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Stalking and stalking involving fear of violence are criminal offences in England and Wales under the Protection from Harassment Act 1997. They carry maximum sentences of five years’ imprisonment.
Stalking is different from harassment as it involves fixation and includes repeated attempts to impose unwarranted communications and/or contact on another person in a manner that could be expected to cause distress and/or fear in any reasonable individual.
Stalking may be domestic abuse related, but could also affect those who have not had an intimate relationship with their ‘stalker’ and in some cases, are complete strangers.
Many victims will have suffered between 70 and 100 incidents before making the initial call to the police.
The stalking can also affect people connected to the victim. For example, the stalker may involve third parties to upset the victim, obtain information about them, or punish those perceived as helping or shielding the victim.
Technology and social networking sites can help facilitate stalking and harassment, enabling stalkers to impersonate others online or to send or post hostile messages to their victim.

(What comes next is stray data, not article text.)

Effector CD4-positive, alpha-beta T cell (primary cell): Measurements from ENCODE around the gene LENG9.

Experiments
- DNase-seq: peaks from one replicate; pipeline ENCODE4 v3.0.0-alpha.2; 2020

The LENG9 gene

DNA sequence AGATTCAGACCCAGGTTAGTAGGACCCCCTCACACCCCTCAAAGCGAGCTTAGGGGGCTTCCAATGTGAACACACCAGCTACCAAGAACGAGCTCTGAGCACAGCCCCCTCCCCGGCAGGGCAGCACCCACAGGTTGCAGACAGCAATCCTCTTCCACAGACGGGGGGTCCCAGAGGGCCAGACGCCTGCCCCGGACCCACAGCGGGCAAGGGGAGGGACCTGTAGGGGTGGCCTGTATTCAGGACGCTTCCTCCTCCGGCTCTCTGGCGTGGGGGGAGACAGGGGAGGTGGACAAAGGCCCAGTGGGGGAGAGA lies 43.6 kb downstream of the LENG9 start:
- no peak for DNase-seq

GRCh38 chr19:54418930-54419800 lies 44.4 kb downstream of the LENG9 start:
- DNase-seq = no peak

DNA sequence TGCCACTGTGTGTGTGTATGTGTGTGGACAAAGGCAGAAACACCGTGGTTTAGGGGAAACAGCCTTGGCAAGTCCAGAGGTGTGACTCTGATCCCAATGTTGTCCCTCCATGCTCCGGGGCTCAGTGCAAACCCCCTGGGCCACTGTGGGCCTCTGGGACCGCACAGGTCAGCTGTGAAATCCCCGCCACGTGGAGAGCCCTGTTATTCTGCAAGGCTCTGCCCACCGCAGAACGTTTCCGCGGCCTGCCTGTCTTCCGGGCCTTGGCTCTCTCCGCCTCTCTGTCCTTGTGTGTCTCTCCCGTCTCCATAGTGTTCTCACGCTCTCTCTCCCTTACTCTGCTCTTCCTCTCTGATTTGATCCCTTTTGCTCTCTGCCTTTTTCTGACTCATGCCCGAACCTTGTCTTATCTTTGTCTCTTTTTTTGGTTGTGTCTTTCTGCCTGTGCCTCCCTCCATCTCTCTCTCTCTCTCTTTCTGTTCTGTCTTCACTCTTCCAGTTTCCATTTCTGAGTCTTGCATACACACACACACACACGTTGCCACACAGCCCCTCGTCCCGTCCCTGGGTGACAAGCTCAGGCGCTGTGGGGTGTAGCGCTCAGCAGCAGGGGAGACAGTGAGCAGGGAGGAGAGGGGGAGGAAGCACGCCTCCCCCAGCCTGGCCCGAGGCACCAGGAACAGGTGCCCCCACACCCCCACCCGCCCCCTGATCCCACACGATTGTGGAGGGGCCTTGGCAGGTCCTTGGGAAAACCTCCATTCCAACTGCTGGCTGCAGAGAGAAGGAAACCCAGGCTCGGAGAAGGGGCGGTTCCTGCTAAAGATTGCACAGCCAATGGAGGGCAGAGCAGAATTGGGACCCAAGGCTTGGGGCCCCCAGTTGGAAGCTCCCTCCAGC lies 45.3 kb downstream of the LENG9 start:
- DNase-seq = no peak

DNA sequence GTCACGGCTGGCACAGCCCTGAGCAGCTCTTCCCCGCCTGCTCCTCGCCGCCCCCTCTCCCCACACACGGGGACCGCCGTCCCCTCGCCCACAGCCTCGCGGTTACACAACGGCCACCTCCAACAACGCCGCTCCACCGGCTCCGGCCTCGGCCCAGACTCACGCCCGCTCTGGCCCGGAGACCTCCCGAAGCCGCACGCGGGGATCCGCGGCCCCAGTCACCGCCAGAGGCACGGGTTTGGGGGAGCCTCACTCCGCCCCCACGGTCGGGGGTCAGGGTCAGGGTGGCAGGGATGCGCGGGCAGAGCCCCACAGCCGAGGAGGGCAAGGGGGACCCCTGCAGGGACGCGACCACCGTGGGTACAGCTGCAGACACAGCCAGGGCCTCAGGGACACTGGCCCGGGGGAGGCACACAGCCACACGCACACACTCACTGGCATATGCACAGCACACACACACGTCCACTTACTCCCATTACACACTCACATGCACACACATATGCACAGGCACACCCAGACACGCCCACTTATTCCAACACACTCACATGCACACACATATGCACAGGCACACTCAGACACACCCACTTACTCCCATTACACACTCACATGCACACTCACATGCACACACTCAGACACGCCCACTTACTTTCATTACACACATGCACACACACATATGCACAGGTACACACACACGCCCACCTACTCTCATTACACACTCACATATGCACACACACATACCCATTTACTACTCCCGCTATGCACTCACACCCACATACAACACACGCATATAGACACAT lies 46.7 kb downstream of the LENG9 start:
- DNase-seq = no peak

Stalking can be life changing and affect victims’ psychological and physical well-being, irrespective of whether they are physically harmed or not. Some examples of unwanted communications may include telephone calls, letters, emails, faxes, SMS text messages, sending or leaving unsolicited materials/gifts or messages on social networking sites
Unwanted intrusions include following, waiting for, or spying on, approaching, accosting and going to a person’s home.
In addition to unwanted communication and intrusion, the stalker may engage in a number of associated behaviours including:
National Stalking Helpline
0300 636 0300
Protection Against Stalking (PAS)
Network for Surviving Stalking (NSS)
Suzy Lamplugh Trust
020 7091 0014
National Stalking Advocacy Service
Digital Stalking advice
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